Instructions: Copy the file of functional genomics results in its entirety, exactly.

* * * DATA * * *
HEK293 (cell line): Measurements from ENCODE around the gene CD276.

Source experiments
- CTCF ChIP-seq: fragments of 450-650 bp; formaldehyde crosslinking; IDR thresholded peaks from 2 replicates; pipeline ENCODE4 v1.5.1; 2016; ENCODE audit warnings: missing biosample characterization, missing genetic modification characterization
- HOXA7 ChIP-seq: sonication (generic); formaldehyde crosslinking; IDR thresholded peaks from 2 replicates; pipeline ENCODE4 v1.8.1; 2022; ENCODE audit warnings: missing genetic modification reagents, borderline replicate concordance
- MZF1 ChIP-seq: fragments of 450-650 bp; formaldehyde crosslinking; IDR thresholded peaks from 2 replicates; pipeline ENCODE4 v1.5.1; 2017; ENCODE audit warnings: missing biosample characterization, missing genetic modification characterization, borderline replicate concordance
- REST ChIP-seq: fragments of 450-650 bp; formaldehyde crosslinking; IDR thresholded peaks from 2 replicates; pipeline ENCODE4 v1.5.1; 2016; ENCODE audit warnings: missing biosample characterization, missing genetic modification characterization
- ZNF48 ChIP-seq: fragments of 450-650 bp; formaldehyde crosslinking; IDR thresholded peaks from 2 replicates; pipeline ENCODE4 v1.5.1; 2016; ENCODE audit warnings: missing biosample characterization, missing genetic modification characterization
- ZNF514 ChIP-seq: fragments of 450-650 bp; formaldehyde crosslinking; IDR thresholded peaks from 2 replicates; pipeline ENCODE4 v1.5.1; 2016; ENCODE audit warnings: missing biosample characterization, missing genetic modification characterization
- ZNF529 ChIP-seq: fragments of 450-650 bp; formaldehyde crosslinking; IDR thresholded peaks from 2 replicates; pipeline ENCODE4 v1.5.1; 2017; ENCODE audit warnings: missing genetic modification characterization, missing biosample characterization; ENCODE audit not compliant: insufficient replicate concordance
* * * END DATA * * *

HEK293 (cell line): Measurements from ENCODE around the gene CD276.

Source experiments
- CTCF ChIP-seq: fragments of 450-650 bp; formaldehyde crosslinking; IDR thresholded peaks from 2 replicates; pipeline ENCODE4 v1.5.1; 2016; ENCODE audit warnings: missing biosample characterization, missing genetic modification characterization
- HOXA7 ChIP-seq: sonication (generic); formaldehyde crosslinking; IDR thresholded peaks from 2 replicates; pipeline ENCODE4 v1.8.1; 2022; ENCODE audit warnings: missing genetic modification reagents, borderline replicate concordance
- MZF1 ChIP-seq: fragments of 450-650 bp; formaldehyde crosslinking; IDR thresholded peaks from 2 replicates; pipeline ENCODE4 v1.5.1; 2017; ENCODE audit warnings: missing biosample characterization, missing genetic modification characterization, borderline replicate concordance
- REST ChIP-seq: fragments of 450-650 bp; formaldehyde crosslinking; IDR thresholded peaks from 2 replicates; pipeline ENCODE4 v1.5.1; 2016; ENCODE audit warnings: missing biosample characterization, missing genetic modification characterization
- ZNF48 ChIP-seq: fragments of 450-650 bp; formaldehyde crosslinking; IDR thresholded peaks from 2 replicates; pipeline ENCODE4 v1.5.1; 2016; ENCODE audit warnings: missing biosample characterization, missing genetic modification characterization
- ZNF514 ChIP-seq: fragments of 450-650 bp; formaldehyde crosslinking; IDR thresholded peaks from 2 replicates; pipeline ENCODE4 v1.5.1; 2016; ENCODE audit warnings: missing biosample characterization, missing genetic modification characterization
- ZNF529 ChIP-seq: fragments of 450-650 bp; formaldehyde crosslinking; IDR thresholded peaks from 2 replicates; pipeline ENCODE4 v1.5.1; 2017; ENCODE audit warnings: missing genetic modification characterization, missing biosample characterization; ENCODE audit not compliant: insufficient replicate concordance